Exchange 2007 saw a fundamental change in the elimination of a couple of well-known key concepts in prior versions: Administrative Groups and Routing Groups. The elimination of the routing group, and consequently the routing group connector, changes the way that public folder referrals are handled in Exchange 2007.
Previously, the public folder server would call into the routing engine to gather routing cost information, and use this information to control content referrals and pick servers for backfill requests. Now, the server connects directly to Active Directory to get the inter-site costs among all the public folder servers.
However, there’s a new problem: There’s no way to indicate on an AD site connector that you don’t want public folder referrals to happen. No longer can you check a checkbox and stop PF referrals from happening from one corner of your company to another. But don’t panic! The server still implements a method to ensure client referrals don’t end up going to the wrong end of the planet. The server has the notion of other servers which are “too expensive” to accept referrals. As of this writing, that “too expensive” threshold is 500. Yes, that really needs to be configurable, and we will examine doing that in a future release.
We still have the feature where you can specify a specific cost list for a single server. Instead of calling into AD, we’ll simply read this cost list and use whatever data it provides. Unlisted servers implicitly have an “infinite” cost, so this provides a simple method for disallowing referrals from a specific server to a set of other servers.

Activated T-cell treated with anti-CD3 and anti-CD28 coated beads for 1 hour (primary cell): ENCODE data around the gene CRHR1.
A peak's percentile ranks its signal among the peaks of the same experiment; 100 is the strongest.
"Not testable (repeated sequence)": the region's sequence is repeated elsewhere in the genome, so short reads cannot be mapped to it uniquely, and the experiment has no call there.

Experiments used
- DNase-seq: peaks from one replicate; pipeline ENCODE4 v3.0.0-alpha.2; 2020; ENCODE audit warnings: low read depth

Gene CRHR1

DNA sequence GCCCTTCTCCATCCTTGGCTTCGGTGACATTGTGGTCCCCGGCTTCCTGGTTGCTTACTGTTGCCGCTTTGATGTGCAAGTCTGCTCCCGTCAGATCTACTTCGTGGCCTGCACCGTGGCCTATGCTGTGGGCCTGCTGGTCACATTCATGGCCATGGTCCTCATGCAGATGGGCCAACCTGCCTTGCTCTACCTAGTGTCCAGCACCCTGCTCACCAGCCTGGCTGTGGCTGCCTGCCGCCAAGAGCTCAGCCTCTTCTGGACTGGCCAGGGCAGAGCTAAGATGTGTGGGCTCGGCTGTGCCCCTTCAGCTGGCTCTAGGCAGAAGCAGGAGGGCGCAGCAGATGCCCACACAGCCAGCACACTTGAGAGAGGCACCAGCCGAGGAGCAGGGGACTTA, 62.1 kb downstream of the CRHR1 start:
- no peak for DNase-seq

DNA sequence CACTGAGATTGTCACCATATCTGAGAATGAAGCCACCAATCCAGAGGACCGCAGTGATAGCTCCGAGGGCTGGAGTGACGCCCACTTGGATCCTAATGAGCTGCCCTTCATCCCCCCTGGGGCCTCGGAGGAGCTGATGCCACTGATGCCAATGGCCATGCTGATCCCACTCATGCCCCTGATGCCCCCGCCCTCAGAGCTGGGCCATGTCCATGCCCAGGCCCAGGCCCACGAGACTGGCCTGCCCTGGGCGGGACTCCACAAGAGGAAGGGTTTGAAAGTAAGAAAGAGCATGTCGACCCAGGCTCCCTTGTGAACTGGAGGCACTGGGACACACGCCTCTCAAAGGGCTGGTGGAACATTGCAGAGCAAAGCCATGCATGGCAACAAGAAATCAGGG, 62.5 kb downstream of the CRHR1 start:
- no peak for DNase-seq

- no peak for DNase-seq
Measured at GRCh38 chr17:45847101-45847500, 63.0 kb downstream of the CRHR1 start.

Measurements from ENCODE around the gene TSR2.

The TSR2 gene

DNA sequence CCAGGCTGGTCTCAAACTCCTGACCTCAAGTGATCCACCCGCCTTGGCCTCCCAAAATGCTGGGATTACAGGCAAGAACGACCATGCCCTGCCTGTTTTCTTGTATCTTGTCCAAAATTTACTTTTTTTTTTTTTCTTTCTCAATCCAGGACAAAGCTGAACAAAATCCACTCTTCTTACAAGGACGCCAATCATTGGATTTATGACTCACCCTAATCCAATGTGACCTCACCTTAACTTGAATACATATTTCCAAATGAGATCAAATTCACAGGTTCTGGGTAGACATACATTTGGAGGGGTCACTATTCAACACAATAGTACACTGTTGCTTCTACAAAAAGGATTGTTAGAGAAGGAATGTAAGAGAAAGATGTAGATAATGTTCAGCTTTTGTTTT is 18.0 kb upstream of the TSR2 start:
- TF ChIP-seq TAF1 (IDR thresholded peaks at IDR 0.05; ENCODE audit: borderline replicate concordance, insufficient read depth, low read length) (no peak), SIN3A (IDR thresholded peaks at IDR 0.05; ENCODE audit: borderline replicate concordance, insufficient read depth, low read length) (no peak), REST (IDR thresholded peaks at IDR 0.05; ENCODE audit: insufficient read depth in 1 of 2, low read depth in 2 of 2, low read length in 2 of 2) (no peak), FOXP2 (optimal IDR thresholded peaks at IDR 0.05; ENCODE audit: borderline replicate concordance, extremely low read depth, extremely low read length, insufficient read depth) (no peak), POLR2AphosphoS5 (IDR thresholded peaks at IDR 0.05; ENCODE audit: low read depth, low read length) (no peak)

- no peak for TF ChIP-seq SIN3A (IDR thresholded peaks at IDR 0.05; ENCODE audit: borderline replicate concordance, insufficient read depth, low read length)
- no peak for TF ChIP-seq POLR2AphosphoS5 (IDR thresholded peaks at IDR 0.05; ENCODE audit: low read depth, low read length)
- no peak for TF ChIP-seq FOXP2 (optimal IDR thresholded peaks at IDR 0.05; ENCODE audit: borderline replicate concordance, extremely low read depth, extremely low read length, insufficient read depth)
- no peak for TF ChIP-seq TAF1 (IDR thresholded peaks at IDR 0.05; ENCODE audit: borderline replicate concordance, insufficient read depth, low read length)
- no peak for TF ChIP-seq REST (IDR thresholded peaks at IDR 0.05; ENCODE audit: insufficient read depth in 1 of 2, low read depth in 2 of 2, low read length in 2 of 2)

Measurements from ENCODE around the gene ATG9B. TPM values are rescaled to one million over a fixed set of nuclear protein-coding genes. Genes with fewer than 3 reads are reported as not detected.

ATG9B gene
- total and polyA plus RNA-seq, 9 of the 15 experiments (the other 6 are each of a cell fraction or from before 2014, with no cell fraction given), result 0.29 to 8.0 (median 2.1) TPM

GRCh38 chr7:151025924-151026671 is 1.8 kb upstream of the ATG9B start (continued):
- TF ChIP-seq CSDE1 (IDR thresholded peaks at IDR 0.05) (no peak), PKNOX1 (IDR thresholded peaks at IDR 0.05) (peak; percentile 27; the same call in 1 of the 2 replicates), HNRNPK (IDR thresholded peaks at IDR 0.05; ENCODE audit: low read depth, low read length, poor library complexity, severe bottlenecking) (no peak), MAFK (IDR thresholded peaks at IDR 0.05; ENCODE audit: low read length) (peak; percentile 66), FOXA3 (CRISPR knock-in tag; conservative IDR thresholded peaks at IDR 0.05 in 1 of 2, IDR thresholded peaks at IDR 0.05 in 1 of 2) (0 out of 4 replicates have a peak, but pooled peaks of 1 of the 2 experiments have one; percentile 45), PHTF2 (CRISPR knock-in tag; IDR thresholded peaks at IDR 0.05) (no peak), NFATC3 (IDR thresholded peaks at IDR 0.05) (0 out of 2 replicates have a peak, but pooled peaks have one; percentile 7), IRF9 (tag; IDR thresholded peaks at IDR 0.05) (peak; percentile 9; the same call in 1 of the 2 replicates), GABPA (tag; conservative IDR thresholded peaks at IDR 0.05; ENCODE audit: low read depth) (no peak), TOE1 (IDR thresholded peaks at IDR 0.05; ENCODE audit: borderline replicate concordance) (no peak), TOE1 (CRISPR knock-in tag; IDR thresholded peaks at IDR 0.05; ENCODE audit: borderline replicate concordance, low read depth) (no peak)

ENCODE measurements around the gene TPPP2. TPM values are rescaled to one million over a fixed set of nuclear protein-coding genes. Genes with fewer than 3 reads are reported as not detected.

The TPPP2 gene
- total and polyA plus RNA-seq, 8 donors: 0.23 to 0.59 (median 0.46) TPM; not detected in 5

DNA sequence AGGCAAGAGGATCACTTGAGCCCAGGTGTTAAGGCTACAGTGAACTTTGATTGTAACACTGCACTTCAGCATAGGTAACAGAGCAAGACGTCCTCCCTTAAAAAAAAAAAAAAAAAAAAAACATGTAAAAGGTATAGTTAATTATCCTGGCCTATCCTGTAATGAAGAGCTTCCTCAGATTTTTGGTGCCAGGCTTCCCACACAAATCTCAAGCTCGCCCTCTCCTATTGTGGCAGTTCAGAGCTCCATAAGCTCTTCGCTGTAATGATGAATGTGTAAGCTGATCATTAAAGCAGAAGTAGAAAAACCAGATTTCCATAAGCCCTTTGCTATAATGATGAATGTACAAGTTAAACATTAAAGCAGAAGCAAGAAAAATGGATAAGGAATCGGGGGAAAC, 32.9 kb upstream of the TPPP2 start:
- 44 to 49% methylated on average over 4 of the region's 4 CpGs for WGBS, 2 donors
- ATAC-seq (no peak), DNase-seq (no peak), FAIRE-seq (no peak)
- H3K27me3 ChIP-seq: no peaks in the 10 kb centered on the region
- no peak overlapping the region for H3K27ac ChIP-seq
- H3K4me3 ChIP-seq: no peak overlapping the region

This new source of cost information also controls the backfill picker. Previously, the code always queried for cost information once (an hour) and cached it. This cached info was used to prepare client referrals and to pick servers to ask for backfill. Now that we’re querying AD instead of the routing engine, all users of that cost information benefit from the new source and all can see the same information.
It’s important to note that Exchange 2007 exclusively uses the AD site connector cost information, while pre-Exchange 2007 exclusively uses the data from the routing group connectors. Since all Exchange 2007 servers appear to be in a single routing group from pre-Exchange 2007’s point of view, without some additional configuration you may experience truly bizarre referrals for users whose default public folder database is on a pre-Exchange 2007 server, but all the replicas live solely on Exchange 2007 servers. In this specific case, the pre-Exchange 2007 server will perceive all the Exchange 2007 servers as having the same cost (because they’re all in the same routing group). Clients will get referrals all over the place. To prevent this from happening, you should set all default PFDBs for all mailbox DBs to point to Exchange 2007 as soon as you’ve replicated content to any Exchange 2007 servers. This will put all clients on the same referral page and you won’t end up with clients in Brazil being referred to servers in Belarus.
Source:→ Exchange Team Blog
Microsoft, Exchange, Server, Tips, Tricks, Exchange 2007, Public, Folder, Referrals, Public Folder